The Kosel – site of Unity, site of disparity

Last Shabbos, Parshas Vayetzei, I had the privilege to be in Yerushalayim for Shabbos. When I come to Yerushalayim, I am always drawn to the Kosel. If I am there to sing a wedding, I try to make it to the Kosel before I have to be at the hall. It’s always amusing walking down to the Wall, because I am wearing a suit, and the tzedakah collectors usually assume that I am a chosson.

Naturally, staying in the Ramat Eshkol area, it was a no-brainer to make the forty minute trek on Shabbos morning to daven at the Kosel. When I got there, a Chassidishe boy noticed my arrival and led me to a minyan that was just beginning. It is hard to go to the Kosel and not find someone you know. The Jewish world is really a small world. At the minyan was a prominent member of my parents’ bungalow colony, who also happens to be the gabbai of the bungalow’s shul, so he asked me if I would lead the davening of Shachris. I acquiesced.

From the start I was uncomfortable at the amud. When one is trying to sing in an open area, surrounded by the not-so-quiet hum of many people davening all around, it is difficult. Besides for this, my voice was feeling weak, and I struggled to be heard. But the one thing that struck me was that I realized that there was a minyan to my right, as well as a minyan directly behind me, that were both in the same exact place in the davening! Each one had a separate ba’al tefillah, and a separate bimah, despite the fact that all three minyanim were davening the same nusach!

Ordinarily, this would not have bothered me too much, because I would have convinced myself that I was in some way part of all three minyanim. But as the one leading one of the minyanim, it was hard for me not to notice the separation that I, myself, was creating between these three groups. It was uncomfortable, to say the least.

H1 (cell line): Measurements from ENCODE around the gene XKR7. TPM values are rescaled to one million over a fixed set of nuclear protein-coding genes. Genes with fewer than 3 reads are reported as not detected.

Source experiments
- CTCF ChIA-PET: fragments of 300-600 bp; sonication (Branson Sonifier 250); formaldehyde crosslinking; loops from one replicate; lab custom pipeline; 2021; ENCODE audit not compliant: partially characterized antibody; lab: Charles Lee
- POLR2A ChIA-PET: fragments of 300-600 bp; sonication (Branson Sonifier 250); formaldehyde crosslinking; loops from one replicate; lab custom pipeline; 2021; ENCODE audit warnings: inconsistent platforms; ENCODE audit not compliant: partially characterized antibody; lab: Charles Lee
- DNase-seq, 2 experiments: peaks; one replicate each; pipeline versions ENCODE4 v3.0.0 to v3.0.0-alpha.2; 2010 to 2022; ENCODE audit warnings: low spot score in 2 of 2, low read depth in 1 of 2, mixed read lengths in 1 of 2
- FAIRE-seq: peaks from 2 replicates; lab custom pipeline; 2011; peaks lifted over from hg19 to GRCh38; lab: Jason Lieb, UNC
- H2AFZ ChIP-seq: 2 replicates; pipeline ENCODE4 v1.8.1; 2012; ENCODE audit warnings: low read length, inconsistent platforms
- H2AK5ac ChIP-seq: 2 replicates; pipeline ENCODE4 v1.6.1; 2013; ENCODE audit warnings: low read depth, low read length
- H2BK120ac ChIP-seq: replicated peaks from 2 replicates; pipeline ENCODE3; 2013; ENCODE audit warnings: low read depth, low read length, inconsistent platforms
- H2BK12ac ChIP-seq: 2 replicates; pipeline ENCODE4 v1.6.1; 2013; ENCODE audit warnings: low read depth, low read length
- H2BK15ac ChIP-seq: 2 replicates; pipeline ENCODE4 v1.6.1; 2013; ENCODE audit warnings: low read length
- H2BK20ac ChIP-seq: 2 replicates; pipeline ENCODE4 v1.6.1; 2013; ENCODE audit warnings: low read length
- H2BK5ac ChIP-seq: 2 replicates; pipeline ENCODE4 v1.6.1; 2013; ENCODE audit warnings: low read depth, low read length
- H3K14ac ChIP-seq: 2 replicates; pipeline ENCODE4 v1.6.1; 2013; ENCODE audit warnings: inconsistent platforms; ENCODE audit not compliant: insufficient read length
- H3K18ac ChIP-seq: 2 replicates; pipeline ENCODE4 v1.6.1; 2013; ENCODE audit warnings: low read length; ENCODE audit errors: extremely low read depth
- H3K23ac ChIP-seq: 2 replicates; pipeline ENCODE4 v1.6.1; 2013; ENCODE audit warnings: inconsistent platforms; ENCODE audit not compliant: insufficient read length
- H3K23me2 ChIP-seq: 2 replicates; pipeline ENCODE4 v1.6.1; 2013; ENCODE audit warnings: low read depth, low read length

It brought home to me an idea that I have thought about on a number of occasions. I have noticed that the Kosel is a place that is like a ‘minyan factory’ – minyanim are constantly beginning and ending. You can find a minyan there at any time. This seems like a wonderful thing, but the truth is that it shows that we have trouble getting ourselves together, to just daven together, as one. There are no set times for the davening, and no sense of unity. Wouldn’t it make more sense to have set times, so that more people can daven together – ברב עם הדרת מלך? And of all places, shouldn’t we have some unity at the site of the Beis Hamikdash, which is the central point of all of our prayers throughout the world?

The answer is, that it is absolutely true that the Kosel, and more accurately, the Har Habayis, is the point of unity of the Jewish people. We all focus our tefillos to this most Holy place. It is the place that was the central spiritual meeting point of the entire Jewish people as long as the Beis Hamikdash stood. But the deep truth is that despite the fact that we have returned to Eretz Yisrael, and the ingathering of the exiles has begun, we are still in Galus. The exile that we find ourselves in is most apparent at the place that represents our unity. It is not a coincidence that the Kosel is a ‘minyan factory.’ It is a stark reminder of the fact that despite the fact that we have begun to come back together, begun to coalesce as a nation, we are still in exile, we are still disparate. Because that is truly the definition of Galus, it is a state of separation and distance. As long as the Shechina does not dwell on that mountain, and it is instead inhabited by an עם הדומה לחמור, we remain separate from spirituality, and we remain separate from each other. As the light of Moshiach grows stronger and greater, the Jewish nation will slowly begin to sense the true nature of our unity with each other, of our oneness as a nation. This will be a reflection of the unity we will begin to sense with Hashem, and the greater desire we will have for spirituality, as we begin to identify more and more with our spiritual selves, as our very minds, which are in a state of disparity between our emotional and intellectual selves, become more and more unified as well.

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